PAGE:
If f(x) = x+ tan x and g(x) is the inverse of f(x) then g'(x) is equal to..

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If f(x) = x+ tan x and g(x) is the inverse of f(x) then g'(x) is equal to..

Mathematics
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aren't you trying to find the derivative of inverse at a particular point ?
answer is 1/(2+{g(x) - x}^2) and i have no clue

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That doesn't seem right to me
at a particular point it would be easy na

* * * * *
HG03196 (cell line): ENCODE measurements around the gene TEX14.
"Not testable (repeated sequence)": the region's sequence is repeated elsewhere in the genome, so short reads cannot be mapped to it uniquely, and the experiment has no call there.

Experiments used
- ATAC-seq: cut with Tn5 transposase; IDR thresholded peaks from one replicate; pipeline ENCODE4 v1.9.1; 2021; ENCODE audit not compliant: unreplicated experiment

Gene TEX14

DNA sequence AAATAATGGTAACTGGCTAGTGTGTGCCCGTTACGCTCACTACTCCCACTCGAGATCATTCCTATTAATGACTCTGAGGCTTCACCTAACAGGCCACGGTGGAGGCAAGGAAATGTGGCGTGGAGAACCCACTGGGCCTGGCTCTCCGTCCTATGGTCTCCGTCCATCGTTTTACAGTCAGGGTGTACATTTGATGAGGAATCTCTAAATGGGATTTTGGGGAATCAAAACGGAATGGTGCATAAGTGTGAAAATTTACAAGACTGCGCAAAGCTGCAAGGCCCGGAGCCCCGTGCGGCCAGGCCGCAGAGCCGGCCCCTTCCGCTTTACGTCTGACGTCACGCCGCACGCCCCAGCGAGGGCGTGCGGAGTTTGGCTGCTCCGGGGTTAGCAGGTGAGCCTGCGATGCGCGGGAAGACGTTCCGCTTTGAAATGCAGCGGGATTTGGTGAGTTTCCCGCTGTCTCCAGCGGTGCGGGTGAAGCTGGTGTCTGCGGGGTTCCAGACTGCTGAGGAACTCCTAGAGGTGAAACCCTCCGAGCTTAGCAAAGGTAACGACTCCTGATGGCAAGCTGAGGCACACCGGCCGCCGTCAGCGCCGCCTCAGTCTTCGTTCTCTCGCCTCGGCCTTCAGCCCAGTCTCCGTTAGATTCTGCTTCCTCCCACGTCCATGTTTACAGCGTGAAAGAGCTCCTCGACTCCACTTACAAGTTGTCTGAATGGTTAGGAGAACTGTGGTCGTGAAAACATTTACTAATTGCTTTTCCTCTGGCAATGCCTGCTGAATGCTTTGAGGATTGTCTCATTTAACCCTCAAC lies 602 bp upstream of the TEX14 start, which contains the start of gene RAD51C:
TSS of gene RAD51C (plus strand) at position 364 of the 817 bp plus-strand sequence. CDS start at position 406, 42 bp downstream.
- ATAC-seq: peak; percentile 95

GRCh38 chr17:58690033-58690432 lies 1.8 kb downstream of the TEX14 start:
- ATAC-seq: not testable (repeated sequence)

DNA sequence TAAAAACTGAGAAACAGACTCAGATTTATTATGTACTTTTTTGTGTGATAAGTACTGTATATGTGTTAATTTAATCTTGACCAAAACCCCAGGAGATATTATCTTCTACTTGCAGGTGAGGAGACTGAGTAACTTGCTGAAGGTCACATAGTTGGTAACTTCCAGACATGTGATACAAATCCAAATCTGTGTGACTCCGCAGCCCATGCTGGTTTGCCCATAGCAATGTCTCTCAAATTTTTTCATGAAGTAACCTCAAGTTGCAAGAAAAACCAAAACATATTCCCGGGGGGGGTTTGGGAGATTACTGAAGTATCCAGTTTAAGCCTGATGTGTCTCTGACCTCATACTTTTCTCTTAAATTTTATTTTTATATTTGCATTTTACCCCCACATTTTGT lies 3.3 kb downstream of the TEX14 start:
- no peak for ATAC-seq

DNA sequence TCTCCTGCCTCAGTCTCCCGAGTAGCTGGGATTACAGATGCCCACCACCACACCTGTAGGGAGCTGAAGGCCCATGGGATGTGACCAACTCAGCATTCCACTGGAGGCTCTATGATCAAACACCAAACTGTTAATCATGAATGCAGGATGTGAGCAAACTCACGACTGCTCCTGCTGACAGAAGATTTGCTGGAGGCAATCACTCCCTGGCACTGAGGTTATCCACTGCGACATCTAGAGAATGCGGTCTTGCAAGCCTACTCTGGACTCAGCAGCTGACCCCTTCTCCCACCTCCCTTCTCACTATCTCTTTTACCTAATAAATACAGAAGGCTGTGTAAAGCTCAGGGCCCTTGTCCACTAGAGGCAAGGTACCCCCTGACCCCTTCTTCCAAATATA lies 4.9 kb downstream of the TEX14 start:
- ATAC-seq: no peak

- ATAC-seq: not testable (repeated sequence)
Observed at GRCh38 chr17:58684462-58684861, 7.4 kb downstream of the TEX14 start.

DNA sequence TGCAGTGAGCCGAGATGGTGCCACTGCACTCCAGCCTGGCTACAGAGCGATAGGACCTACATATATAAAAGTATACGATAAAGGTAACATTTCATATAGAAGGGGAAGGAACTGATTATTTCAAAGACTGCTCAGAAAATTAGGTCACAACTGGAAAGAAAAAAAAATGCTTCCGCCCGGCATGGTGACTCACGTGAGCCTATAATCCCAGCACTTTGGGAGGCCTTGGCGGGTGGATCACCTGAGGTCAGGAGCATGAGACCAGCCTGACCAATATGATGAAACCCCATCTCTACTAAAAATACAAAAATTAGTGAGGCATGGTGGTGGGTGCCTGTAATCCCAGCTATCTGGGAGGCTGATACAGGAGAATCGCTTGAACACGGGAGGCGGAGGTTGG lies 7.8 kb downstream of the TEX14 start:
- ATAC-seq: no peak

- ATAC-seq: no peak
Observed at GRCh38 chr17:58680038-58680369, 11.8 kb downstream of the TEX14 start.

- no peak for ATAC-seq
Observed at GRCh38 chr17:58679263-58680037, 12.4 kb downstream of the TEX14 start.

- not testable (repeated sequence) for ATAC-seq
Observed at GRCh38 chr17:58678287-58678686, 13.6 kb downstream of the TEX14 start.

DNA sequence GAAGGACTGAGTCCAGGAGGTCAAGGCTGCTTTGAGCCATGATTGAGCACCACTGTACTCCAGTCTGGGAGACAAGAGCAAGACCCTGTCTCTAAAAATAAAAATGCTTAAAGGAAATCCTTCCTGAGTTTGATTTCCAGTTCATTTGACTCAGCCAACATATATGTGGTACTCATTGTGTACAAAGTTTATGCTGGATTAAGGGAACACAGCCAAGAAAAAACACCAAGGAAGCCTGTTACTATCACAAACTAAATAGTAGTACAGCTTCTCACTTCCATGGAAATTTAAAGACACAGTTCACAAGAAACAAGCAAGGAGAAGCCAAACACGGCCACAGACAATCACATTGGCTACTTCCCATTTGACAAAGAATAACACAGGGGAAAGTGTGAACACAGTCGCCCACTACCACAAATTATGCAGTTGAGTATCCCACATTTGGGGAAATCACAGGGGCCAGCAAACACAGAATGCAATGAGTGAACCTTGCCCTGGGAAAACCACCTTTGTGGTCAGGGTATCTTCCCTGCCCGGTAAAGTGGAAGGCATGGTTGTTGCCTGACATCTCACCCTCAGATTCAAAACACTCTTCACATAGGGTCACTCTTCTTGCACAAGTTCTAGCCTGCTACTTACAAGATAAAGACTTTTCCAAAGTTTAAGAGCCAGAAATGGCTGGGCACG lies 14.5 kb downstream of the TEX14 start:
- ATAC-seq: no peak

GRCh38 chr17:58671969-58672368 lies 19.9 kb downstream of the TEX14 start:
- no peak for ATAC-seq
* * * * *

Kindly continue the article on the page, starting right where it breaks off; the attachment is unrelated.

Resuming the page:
maybe start with this : \[f(g(x)) = x\]
Since it's the inverse I plugged it in to get: \[x=g(x)+\tan g(x)\] Then differentiate: \[1=g'(x)+g'(x)\sec^2g(x) \] \[g'(x)=\frac{1}{1+\sec^2 g(x)}\]
Well that's why I said it doesn't seem right idk depends on what kind of answer you're looking for I guess.
thanks i get it... converting sec^2 g(x) to tan ^2 g(x) then substituting tan^2 from the eqn f(g(x)) = x
Nice :)

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